S. Korea, US, Japan concur on 'stern' response to NK-Russia arms deal
Medical services disruption escalates with 27 surgeries canceled
G7 leaders decry N. Korea's exports of ballistic missiles to Russia
Parents of 7 first to receive W10m for childbirth in Seoul
Temple that housed book on Hangeul launches Hangeul awareness group
Labor income gap widened amid COVID-19 pandemic: reportBy Ock Hyun-ju
Published : Jan. 25, 2021 - 14:31
The labor income gap among wage earners in South Korea worsened last year due to the COVID-19 pandemic, a government report showed, despite narrower disparities in disposable income under the Moon Jae-in administration.
The Gini coefficient -- a measure of income inequality within a population -- went up slightly to 0.306 last year when calculated on the basis of hourly labor income, according to a report from the Korea Employment Information Service. The report was based on employment data from Statistics Korea for the first half of each year from 2016 to 2020.
The report only looks at labor income inequality among wage earners, using the Gini index, without taking into account other types of income such as business income and property income.
The Gini coefficient is based on a comparison of cumulative proportions of the population against cumulative proportions of the income they receive, and it ranges between 0 in the case of perfect equality and 1 in the case of perfect inequality.
“A rise in COVID-19 patients and the social distancing campaign appear to have had a big impact on the income disparity that had worsened in 2020,” Cho Min-soo, a researcher from the KEIS, wrote in the report.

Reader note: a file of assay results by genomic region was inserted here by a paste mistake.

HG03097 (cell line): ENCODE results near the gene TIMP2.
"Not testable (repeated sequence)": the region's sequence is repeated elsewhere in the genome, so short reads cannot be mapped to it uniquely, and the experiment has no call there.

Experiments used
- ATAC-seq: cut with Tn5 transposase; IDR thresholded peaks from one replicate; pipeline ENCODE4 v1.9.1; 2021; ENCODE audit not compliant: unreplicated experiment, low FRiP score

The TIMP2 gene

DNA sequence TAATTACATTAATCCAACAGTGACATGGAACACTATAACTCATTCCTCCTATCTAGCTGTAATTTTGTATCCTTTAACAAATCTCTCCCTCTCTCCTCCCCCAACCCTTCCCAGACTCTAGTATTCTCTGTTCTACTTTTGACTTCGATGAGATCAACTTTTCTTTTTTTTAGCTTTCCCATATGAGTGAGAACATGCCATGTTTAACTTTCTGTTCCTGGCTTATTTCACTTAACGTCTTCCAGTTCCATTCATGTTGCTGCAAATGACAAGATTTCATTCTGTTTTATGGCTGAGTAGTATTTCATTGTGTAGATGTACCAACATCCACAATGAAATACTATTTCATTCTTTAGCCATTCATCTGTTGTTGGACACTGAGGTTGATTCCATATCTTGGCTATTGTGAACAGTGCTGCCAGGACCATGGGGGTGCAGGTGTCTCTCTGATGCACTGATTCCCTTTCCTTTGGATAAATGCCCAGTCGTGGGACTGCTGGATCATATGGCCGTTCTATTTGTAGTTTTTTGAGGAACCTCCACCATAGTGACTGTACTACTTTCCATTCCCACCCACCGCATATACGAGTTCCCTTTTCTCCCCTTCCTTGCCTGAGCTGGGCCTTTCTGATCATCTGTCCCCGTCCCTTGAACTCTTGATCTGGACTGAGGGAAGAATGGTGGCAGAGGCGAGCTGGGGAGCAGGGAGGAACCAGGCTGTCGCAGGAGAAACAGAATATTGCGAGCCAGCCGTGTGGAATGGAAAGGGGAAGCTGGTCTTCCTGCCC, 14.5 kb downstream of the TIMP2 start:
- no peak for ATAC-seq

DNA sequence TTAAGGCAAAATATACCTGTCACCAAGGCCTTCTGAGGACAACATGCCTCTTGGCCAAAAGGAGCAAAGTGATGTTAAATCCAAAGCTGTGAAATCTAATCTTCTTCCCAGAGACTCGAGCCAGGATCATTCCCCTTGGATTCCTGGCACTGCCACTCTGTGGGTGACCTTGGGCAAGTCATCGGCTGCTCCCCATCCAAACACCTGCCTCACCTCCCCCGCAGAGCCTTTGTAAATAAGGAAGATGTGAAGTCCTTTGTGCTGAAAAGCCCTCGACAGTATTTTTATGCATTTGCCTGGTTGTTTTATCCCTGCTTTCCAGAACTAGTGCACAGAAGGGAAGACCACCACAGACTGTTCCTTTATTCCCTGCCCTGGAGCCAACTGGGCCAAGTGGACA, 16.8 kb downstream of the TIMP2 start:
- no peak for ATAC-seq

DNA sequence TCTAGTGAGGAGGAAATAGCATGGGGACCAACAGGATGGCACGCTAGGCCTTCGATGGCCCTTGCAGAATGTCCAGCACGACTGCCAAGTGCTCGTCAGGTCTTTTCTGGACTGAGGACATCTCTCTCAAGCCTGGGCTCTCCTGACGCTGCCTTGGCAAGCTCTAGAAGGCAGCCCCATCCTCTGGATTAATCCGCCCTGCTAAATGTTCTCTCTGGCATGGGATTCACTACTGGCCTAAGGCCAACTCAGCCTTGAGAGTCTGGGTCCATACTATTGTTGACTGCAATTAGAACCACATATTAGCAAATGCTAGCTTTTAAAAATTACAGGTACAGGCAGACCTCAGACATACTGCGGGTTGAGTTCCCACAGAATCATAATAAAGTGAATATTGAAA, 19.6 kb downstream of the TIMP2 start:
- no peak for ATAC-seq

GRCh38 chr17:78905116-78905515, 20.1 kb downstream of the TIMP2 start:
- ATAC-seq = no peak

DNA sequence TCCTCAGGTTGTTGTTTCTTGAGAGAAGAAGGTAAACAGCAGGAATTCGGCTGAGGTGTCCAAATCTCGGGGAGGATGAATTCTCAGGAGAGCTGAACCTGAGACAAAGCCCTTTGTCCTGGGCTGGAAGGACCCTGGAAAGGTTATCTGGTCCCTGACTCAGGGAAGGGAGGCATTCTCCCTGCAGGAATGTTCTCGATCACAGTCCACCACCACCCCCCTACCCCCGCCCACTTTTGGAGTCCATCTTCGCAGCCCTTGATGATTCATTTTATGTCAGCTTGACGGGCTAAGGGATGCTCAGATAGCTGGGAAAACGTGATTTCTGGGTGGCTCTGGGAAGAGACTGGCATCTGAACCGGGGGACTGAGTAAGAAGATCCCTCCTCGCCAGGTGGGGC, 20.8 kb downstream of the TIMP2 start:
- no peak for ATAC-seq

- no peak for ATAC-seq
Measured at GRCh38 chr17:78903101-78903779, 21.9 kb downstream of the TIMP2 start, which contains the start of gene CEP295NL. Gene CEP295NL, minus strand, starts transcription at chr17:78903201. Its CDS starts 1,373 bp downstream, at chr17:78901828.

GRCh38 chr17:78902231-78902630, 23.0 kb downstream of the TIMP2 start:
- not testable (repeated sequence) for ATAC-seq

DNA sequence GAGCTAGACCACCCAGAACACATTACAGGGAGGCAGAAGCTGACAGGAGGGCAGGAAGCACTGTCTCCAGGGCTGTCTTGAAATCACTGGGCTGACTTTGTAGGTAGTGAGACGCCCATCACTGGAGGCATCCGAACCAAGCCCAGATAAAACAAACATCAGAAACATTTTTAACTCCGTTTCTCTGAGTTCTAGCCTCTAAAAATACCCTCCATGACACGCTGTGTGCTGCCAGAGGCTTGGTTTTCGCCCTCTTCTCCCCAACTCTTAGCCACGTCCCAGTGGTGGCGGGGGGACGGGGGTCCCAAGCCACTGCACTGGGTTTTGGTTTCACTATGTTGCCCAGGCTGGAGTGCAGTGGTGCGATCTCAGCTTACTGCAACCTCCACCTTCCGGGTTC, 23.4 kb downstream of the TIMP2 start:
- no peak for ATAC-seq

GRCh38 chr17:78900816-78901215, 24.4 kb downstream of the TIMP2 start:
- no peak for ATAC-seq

Labor income disparity widened in all provinces and cities in 2020, compared with the previous year, except for Gangwon Province, Ulsan and Sejong. Incheon saw the biggest increase in income inequality, followed by the resort island of Jeju.
The reason for the regional differences in the level of income inequality is that telecommuting-friendly jobs and industries are unevenly distributed across the country, Cho pointed out.
“The income disparity is wider in regions relying more on the in-person service industry -- such as tourism, leisure and lodging,” Cho added.
Those aged 20 or younger appear to have been hit harder by the coronavirus outbreak in terms of labor income. The Gini index for the age group rose by 0.017, compared with 0.011 for those aged between 30 and 54 and 0.014 for those aged 55 or over.
Overall income inequality has narrowed steadily under the Moon administration, with the Gini coefficient for labor income having fallen from 0.335 in 2016 to 0.317 in 2017, 0.309 in 2018 and 0.294 in 2019.
By Ock Hyun-ju (firstname.lastname@example.org)
Articles by Ock Hyun-ju
Patients' frustration grows as trainee doctors stop work for 6th day
G7 leaders decry NK's exports of ballistic missiles to Russia
FM Cho meets with UNESCO chief in Brazil